Friday, July 19, 2024

The CKGR, the Wilderness Safaris and Ian Khama!

Making sense of Government’s position on the dispute over Central Kalahari Game Reserve has never been easy.

From early on, Government position on the issue has remained a moving target.
And now, since the arrival of an up-market tourist outfit, Wilderness Safaris, the matter has become murkier and murkier.

The matter is not helped by still to be rebutted allegations that President Ian Khama, some members of his family and close political advisors are heavily invested in Wilderness Safaris.

Initially, the Presidency tried to refute the story by our sister publication, The Telegraph, that President Khama was a shareholder, but as fate would have it, taking the cue from The Telegraph, another weekly newspaper, the Botswana Guardian, dug deeper and produced irrefutable proof that Khama was indeed involved ÔÇô one way or another.

We support businesses venturing into the CKGR. It is the only way that Botswana Government can continue to raise money and resources that are needed for the continued upkeep of the area at least to the near pristine condition that it continues to exude.

We also encourage Batswana to be a part of such businesses.

What we, however, do not encourage is when such ventures are to the exclusive participation of the politically and economically well connected.

More importantly, we encourage that such involvement should not be shrouded in secrecy as if it is meant to hide away from public attention some illegalities.

A few weeks into his Presidency, we wrote on this space that Ian Khama had a rare opportunity to solve the intractable CKGR dispute that saw hundreds of Basarwa removed from their ancestral lands.

We said at the time that even as Government had chosen not to appeal the High Court case it had lost against Basarwa who had approached the Court seeking to be allowed to return back into the reserve, the same Government had shown a shocking disingenuousness and a lack of sincerity, compassion and sensitivity when it would not generously interpret the judgment, especially the part on supply of water inside the Reserve.

By not appealing the judgment, and yet not allowing Basarwa access to the borehole, it was clear that ours was a Government nursing wounded grudges and egos.

And then he called on Basarwa not to go back to the High Court to seek permission to use the Government borehole, but rather open up new negotiation channels with Government over the matter.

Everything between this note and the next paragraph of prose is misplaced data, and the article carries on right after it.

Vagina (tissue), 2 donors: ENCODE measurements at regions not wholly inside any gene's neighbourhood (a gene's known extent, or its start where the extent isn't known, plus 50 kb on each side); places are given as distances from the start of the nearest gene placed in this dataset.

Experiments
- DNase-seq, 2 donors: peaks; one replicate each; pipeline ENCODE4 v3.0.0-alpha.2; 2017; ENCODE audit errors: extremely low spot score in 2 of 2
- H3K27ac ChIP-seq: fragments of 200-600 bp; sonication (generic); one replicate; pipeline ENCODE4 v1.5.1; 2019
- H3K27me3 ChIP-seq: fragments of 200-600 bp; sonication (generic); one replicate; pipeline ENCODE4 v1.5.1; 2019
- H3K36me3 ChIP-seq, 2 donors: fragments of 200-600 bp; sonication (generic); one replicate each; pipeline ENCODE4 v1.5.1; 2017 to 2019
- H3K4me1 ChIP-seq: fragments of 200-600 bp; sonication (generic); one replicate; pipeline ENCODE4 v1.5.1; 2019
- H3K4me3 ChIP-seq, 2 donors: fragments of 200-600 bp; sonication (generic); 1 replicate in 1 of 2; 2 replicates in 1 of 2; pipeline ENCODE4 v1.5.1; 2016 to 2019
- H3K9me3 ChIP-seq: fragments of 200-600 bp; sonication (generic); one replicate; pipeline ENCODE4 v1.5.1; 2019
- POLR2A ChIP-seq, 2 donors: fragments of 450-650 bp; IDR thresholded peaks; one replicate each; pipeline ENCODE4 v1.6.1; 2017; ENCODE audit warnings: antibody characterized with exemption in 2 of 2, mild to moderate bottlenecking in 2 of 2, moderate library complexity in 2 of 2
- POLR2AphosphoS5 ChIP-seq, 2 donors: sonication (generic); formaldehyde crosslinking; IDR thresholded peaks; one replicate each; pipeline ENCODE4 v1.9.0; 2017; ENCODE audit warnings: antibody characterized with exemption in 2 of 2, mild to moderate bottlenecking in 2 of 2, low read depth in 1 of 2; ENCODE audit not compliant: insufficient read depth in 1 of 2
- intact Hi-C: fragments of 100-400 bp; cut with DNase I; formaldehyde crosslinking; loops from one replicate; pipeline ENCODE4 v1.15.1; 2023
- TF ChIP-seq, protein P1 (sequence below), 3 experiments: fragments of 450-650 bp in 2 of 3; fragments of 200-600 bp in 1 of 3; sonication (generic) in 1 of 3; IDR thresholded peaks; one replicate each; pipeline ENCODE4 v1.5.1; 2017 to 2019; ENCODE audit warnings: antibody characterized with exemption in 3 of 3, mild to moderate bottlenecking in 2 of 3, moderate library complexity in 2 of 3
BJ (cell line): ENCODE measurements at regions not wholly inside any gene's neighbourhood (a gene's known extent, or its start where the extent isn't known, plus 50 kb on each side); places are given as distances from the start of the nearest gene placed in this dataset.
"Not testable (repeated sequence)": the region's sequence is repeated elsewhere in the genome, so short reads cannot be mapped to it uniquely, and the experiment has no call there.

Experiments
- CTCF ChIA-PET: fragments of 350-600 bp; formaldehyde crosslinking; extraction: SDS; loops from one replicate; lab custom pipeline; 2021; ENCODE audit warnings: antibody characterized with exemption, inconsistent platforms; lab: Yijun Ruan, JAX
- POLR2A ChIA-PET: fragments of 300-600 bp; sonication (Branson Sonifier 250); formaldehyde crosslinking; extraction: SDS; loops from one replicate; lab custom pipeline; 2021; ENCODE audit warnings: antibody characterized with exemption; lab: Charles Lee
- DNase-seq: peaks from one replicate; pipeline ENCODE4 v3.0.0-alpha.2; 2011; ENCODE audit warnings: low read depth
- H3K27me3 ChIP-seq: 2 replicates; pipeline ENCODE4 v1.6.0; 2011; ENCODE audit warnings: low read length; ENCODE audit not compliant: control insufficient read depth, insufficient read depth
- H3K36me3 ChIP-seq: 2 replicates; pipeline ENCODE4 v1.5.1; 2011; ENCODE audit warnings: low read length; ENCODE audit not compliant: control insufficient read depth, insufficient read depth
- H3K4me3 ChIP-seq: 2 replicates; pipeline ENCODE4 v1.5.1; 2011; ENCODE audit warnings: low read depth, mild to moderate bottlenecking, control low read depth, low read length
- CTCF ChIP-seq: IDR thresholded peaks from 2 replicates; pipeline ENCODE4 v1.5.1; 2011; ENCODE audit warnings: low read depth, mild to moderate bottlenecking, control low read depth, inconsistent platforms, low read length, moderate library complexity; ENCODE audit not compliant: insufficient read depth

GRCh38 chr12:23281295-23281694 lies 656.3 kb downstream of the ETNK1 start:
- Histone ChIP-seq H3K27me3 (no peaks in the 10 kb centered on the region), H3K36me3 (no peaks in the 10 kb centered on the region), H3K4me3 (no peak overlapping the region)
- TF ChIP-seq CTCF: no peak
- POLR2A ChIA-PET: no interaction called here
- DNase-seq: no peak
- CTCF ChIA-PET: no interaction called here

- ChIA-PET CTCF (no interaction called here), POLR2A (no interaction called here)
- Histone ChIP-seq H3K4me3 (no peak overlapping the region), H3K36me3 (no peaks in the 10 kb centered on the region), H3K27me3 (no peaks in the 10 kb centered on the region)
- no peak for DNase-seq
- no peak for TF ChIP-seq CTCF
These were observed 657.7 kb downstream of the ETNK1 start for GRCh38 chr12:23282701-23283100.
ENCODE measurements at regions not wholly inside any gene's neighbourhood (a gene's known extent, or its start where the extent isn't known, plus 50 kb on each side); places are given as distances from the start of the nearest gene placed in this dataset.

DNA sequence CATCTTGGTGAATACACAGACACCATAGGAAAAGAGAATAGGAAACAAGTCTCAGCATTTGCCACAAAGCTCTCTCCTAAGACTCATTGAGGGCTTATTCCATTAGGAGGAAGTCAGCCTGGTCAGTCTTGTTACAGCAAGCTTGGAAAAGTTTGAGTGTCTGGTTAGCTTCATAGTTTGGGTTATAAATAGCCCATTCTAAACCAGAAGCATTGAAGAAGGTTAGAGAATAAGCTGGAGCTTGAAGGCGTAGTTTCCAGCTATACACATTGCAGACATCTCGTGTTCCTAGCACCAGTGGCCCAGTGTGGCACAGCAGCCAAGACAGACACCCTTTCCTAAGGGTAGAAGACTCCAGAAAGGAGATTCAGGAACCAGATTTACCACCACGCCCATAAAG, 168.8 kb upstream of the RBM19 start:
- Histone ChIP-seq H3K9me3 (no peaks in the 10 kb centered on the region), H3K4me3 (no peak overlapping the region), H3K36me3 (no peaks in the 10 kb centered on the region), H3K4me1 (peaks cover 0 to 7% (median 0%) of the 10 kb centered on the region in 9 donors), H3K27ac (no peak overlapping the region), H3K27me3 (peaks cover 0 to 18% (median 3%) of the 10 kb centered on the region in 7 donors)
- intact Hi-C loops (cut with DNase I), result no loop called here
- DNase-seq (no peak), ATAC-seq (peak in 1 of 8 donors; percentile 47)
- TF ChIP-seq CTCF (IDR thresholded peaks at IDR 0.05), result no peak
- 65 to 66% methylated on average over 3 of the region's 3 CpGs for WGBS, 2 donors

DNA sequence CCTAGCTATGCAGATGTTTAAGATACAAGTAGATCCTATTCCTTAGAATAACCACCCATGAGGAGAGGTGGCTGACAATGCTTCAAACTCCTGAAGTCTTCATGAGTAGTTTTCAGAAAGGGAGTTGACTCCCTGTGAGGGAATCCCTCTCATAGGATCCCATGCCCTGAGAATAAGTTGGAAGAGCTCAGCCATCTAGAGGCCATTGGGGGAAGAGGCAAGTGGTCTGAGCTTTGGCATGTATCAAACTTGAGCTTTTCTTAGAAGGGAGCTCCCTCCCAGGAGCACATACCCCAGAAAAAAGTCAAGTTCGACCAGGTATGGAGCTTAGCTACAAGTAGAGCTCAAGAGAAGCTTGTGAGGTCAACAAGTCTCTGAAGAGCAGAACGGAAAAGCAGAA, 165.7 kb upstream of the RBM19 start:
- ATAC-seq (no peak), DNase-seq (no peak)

Unfortunately Basarwa chose to go back to the High Court, where they lost the case.
We understand Basarwa’s frustration over the matter.

We understand how helpless and humiliated they must be feeling, especially when stonewalled by a Government they had hoped would be the first to understand their frailties as a people, their powerlessness.

But that is all beside the point.

The question in everyone’s mind is whether President Ian Khama is, going forward, still the right man to resolve the intractable dispute of the CKGR, which now has become even more complicated with the arrival into the scene of Wilderness Safaris, a company in which he is said to have a vested interest and which, as was to be expected, Basarwa of CKGR now look, hold and view with inimical suspicion.

Or has President Khama now become so compromised that he cannot be expected to dissect the matrix?
In a fast pace, the CKGR is no longer about what the issue used to be but rather about our political elite’s failure to resolve it.

How fast things change!

President Khama arrived on a ticket of astounding popular goodwill.
So many people were willing to listen to him and give him the benefit of doubt.
Even the often belligerent and bellicose Survival International was willing to call a ceasefire, if only to allow the President a honeymoon which he so well deserved and also give him room, space and benefit of doubt.

That goodwill has now tragically dissipated at the feet of a tourism company the true intensions of which we are still to know.

If the CKGR flares up again (as it is so likely to do) Khama will be as much to blame for it as his predecessors if not more ÔÇô all because of the Wilderness Safaris.


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